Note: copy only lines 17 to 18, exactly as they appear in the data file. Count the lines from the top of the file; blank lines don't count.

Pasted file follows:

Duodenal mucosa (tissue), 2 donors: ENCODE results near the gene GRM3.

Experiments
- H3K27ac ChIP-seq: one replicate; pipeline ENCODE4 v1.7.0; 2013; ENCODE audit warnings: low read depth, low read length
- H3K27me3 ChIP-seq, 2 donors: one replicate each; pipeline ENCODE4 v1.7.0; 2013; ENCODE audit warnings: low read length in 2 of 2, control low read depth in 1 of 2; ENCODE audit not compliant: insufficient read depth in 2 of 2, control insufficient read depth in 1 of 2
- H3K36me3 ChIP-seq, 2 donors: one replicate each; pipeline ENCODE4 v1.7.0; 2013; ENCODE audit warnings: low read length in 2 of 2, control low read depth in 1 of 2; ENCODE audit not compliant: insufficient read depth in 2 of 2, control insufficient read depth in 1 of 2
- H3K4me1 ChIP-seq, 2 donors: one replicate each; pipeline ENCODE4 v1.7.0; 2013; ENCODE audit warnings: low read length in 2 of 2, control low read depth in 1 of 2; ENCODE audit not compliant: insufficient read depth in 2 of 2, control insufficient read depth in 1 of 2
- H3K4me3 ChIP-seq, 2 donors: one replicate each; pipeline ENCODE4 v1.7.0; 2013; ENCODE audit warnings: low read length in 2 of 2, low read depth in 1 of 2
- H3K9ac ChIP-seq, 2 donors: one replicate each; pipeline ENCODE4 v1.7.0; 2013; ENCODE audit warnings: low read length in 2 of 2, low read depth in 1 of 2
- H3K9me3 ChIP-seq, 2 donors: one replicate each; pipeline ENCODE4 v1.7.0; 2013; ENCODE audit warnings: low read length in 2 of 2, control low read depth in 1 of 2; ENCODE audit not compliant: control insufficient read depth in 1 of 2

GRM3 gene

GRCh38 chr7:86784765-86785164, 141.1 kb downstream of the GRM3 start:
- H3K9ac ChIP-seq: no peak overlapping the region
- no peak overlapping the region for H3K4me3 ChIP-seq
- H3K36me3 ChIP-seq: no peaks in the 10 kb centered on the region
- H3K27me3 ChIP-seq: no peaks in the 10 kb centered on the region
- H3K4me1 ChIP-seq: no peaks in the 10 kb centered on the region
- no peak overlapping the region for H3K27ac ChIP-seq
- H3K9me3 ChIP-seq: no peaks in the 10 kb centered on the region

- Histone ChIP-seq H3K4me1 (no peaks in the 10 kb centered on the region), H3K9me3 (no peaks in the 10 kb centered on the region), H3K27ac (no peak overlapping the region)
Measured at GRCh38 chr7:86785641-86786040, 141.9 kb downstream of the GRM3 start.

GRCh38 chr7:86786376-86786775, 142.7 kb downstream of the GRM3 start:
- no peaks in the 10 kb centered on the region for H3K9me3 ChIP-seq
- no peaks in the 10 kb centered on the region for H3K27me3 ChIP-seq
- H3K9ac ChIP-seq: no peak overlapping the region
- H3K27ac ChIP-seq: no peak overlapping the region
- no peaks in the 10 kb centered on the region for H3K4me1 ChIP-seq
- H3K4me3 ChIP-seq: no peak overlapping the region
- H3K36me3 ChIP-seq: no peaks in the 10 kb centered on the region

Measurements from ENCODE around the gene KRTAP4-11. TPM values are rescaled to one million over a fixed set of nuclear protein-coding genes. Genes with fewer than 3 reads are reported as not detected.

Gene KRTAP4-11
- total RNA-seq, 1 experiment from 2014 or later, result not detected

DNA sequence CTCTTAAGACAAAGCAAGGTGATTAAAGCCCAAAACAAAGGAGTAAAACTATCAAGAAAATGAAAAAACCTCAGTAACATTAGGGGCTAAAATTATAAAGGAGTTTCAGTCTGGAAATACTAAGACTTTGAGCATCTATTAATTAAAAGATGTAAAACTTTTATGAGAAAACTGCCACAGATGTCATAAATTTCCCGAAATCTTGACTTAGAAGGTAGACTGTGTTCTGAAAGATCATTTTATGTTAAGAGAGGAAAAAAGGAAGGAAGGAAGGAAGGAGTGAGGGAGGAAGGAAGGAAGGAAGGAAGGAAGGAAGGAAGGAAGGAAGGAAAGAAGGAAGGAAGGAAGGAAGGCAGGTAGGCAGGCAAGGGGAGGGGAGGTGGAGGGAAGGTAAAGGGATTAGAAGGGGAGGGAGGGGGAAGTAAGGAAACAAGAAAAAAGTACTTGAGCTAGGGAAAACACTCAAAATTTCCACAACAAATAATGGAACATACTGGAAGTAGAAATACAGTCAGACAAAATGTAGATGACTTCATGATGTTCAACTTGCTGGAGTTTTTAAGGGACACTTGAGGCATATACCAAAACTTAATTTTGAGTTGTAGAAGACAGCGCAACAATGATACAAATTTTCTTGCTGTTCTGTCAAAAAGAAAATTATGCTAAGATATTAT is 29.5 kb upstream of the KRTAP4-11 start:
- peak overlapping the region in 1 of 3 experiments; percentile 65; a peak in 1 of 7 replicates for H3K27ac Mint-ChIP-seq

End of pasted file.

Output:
- no peak overlapping the region for H3K27ac ChIP-seq
- H3K9me3 ChIP-seq: no peaks in the 10 kb centered on the region